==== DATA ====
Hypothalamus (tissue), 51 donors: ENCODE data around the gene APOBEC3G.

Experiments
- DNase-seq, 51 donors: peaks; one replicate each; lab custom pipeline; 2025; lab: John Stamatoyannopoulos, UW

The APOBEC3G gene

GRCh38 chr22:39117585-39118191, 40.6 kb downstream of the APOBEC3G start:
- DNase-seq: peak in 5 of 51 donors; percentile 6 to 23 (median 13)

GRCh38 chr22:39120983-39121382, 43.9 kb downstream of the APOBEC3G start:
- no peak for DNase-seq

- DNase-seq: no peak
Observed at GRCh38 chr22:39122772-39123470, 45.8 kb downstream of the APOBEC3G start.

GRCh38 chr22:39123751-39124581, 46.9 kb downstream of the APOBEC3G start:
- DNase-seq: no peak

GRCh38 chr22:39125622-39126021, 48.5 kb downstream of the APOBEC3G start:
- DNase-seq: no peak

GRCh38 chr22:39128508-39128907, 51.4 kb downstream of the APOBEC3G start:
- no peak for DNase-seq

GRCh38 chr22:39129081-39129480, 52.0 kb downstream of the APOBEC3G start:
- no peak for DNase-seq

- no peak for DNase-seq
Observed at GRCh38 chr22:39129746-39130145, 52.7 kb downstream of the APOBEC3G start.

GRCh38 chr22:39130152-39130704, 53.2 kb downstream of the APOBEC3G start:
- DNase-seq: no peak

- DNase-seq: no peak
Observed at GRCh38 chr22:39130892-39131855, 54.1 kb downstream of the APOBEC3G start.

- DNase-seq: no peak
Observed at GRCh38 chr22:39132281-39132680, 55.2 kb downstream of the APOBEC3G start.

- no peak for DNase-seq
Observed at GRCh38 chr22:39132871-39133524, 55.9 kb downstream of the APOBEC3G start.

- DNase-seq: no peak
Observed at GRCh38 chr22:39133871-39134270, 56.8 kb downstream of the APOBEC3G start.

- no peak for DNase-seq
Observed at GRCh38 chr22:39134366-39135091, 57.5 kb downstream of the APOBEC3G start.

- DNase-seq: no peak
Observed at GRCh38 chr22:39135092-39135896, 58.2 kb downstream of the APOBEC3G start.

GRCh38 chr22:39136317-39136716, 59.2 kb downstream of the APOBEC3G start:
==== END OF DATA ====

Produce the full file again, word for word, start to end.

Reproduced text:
Hypothalamus (tissue), 51 donors: ENCODE data around the gene APOBEC3G.

Experiments
- DNase-seq, 51 donors: peaks; one replicate each; lab custom pipeline; 2025; lab: John Stamatoyannopoulos, UW

The APOBEC3G gene

GRCh38 chr22:39117585-39118191, 40.6 kb downstream of the APOBEC3G start:
- DNase-seq: peak in 5 of 51 donors; percentile 6 to 23 (median 13)

GRCh38 chr22:39120983-39121382, 43.9 kb downstream of the APOBEC3G start:
- no peak for DNase-seq

- DNase-seq: no peak
Observed at GRCh38 chr22:39122772-39123470, 45.8 kb downstream of the APOBEC3G start.

GRCh38 chr22:39123751-39124581, 46.9 kb downstream of the APOBEC3G start:
- DNase-seq: no peak

GRCh38 chr22:39125622-39126021, 48.5 kb downstream of the APOBEC3G start:
- DNase-seq: no peak

GRCh38 chr22:39128508-39128907, 51.4 kb downstream of the APOBEC3G start:
- no peak for DNase-seq

GRCh38 chr22:39129081-39129480, 52.0 kb downstream of the APOBEC3G start:
- no peak for DNase-seq

- no peak for DNase-seq
Observed at GRCh38 chr22:39129746-39130145, 52.7 kb downstream of the APOBEC3G start.

GRCh38 chr22:39130152-39130704, 53.2 kb downstream of the APOBEC3G start:
- DNase-seq: no peak

- DNase-seq: no peak
Observed at GRCh38 chr22:39130892-39131855, 54.1 kb downstream of the APOBEC3G start.

- DNase-seq: no peak
Observed at GRCh38 chr22:39132281-39132680, 55.2 kb downstream of the APOBEC3G start.

- no peak for DNase-seq
Observed at GRCh38 chr22:39132871-39133524, 55.9 kb downstream of the APOBEC3G start.

- DNase-seq: no peak
Observed at GRCh38 chr22:39133871-39134270, 56.8 kb downstream of the APOBEC3G start.

- no peak for DNase-seq
Observed at GRCh38 chr22:39134366-39135091, 57.5 kb downstream of the APOBEC3G start.

- DNase-seq: no peak
Observed at GRCh38 chr22:39135092-39135896, 58.2 kb downstream of the APOBEC3G start.

GRCh38 chr22:39136317-39136716, 59.2 kb downstream of the APOBEC3G start: